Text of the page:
17. @KDawg Maybe I’ll get into it another time as to why I think those examples you gave (Belichick, Reid, Gibbs) not only don’t hurt my point, but actually further prove it big time... but I’ve got too much on my plate right now. I’ve actually went over those three recently in some of the posts I’ve made on the topic here over the last couple months if you’d like to see the counter to it. Can just look at my posting history, not much you’ve got to scour through to find it. But, yeah, I’m glad you understand the overarching point. And even if you were 100% right about how you view those examples, which I don’t believe is the case even with them, they’d still be an anomaly more than the general rule. Which you understand, clearly.
  18. Yup. 2013 was really when I started digging in and researching more about Front Offices in the NFL and how the organizational structure looks from the vast majority of successful franchises both long term or even short term. It’s when I learned just how much coaching in the NFL is over-emphasized, just how much they need to be set up for success organizationally, the issues with making the HC role/title the most powerful one outside of the owner, and how these guys can and will be targeted vehemently by media/fanbases who don’t know anything, but are brainwashed by owners and executives into thinking it’s all on them. The most convenient scapegoats. Totally changed me as a fan and, unfortunately, made it impossible to just turn a blind eye to Snyder’s incredibly negative impact on everything. It’s fascinating to read stuff like that again. And it’s just as discouraging to see the same type of nonsense proliferated to this day. Thanks for posting it. Btw, I edited the title to adhere to rule 10 better, as well as make it more accurate that it’s an older article.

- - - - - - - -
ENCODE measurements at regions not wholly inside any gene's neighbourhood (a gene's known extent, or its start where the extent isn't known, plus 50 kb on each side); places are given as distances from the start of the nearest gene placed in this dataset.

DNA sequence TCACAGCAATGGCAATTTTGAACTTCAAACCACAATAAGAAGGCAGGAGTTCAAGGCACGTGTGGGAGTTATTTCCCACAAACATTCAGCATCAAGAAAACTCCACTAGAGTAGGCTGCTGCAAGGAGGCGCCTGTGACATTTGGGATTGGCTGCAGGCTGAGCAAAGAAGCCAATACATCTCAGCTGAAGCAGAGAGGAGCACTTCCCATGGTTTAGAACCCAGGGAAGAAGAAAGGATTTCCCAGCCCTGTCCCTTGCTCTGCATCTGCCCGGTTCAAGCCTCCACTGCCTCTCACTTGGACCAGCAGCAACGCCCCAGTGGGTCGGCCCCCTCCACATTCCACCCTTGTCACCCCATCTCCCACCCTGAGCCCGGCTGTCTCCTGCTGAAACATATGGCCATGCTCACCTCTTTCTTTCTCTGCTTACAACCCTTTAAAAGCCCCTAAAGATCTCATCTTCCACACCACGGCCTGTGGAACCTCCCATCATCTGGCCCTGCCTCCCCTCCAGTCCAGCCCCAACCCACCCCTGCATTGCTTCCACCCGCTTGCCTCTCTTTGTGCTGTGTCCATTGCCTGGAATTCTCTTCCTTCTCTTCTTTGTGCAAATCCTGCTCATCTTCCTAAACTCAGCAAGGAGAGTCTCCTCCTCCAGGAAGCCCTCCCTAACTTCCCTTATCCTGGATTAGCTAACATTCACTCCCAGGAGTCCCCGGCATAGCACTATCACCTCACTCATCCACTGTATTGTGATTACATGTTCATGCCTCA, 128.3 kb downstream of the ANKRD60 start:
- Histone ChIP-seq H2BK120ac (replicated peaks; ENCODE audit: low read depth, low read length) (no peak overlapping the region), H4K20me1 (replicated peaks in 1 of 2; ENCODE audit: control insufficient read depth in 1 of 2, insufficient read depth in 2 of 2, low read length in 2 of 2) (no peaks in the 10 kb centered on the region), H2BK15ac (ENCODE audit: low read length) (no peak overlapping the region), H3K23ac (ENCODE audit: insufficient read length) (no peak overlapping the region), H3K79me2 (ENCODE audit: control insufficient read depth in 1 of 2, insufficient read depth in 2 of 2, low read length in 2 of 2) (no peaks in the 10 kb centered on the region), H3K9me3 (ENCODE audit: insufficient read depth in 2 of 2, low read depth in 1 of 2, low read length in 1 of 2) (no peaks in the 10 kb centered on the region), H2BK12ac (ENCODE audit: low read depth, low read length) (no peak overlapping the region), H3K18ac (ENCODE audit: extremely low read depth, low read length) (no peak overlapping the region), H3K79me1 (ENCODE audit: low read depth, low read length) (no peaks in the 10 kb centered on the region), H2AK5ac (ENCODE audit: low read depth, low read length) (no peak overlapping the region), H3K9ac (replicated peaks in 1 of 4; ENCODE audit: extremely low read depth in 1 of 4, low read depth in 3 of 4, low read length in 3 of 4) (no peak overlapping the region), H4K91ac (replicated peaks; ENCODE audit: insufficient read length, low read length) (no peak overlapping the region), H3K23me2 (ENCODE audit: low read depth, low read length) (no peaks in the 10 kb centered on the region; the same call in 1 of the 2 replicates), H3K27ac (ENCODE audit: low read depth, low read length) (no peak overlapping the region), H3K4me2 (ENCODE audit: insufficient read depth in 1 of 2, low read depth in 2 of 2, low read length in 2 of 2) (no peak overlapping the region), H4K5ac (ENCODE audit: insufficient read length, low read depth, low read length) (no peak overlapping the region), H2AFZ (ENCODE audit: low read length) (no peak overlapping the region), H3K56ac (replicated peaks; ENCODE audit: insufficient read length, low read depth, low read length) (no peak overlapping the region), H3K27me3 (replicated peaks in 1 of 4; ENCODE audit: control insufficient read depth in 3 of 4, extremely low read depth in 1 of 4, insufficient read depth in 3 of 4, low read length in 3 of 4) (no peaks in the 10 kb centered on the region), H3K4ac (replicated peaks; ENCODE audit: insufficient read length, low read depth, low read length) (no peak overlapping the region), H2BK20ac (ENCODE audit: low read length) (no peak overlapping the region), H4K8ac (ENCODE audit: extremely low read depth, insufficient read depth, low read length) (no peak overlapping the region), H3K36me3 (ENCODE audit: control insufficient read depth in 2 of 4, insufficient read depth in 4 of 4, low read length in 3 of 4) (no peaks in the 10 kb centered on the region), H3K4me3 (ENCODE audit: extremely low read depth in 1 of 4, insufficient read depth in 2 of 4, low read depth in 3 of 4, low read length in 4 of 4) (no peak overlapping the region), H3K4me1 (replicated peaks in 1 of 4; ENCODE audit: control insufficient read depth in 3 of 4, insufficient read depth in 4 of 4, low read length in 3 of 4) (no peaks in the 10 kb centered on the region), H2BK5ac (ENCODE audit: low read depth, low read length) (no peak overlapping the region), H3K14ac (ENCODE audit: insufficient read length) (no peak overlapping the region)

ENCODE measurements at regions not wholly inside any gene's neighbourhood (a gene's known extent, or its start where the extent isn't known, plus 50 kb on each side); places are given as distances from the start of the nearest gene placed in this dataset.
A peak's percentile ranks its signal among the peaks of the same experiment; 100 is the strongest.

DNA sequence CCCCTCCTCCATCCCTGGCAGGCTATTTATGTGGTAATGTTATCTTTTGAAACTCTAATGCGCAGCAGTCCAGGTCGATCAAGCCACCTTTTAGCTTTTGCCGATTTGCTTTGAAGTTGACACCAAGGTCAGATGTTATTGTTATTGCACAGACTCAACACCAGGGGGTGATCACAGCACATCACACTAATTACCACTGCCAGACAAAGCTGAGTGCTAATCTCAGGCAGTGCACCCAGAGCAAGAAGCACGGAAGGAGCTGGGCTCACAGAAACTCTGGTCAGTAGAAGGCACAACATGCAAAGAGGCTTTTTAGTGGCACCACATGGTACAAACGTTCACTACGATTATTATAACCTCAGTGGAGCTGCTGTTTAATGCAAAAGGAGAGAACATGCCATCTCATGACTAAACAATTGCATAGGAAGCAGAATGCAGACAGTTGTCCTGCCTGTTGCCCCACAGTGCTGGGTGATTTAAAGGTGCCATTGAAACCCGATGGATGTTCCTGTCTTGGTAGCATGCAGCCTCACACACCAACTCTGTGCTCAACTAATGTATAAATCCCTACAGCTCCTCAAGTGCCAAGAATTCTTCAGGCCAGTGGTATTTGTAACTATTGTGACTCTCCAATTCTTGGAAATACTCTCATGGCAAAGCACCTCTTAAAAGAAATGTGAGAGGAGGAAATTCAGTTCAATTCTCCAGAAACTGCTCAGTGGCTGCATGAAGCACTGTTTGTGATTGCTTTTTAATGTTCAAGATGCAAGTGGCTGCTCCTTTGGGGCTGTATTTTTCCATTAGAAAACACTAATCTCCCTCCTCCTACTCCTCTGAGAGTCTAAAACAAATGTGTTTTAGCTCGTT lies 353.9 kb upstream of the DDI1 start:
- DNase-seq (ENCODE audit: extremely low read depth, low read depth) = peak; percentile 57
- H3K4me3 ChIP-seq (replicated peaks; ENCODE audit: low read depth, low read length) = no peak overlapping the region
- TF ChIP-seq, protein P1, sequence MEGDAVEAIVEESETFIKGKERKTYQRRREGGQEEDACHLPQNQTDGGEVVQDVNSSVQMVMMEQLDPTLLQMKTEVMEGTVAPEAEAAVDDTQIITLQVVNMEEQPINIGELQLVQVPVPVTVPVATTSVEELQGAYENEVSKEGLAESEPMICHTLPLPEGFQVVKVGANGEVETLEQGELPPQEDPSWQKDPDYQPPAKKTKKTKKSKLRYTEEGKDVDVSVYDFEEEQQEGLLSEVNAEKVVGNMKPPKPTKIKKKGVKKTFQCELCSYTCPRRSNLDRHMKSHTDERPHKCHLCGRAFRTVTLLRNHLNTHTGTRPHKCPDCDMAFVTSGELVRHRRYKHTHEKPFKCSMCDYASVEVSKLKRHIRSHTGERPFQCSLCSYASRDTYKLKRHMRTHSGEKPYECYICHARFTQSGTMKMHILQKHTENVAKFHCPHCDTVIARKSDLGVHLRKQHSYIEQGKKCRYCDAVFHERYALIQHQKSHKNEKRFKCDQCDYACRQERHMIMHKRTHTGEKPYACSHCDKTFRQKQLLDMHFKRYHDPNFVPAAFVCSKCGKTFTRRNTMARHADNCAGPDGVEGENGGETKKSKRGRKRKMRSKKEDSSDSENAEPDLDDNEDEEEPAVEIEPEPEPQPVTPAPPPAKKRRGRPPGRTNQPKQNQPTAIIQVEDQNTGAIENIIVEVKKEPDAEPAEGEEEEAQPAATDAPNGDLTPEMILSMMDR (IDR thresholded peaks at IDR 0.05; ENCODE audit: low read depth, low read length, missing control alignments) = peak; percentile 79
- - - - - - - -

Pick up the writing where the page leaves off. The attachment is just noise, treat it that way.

19. I don’t know what you’re talking about, I’m an extremely stable individual.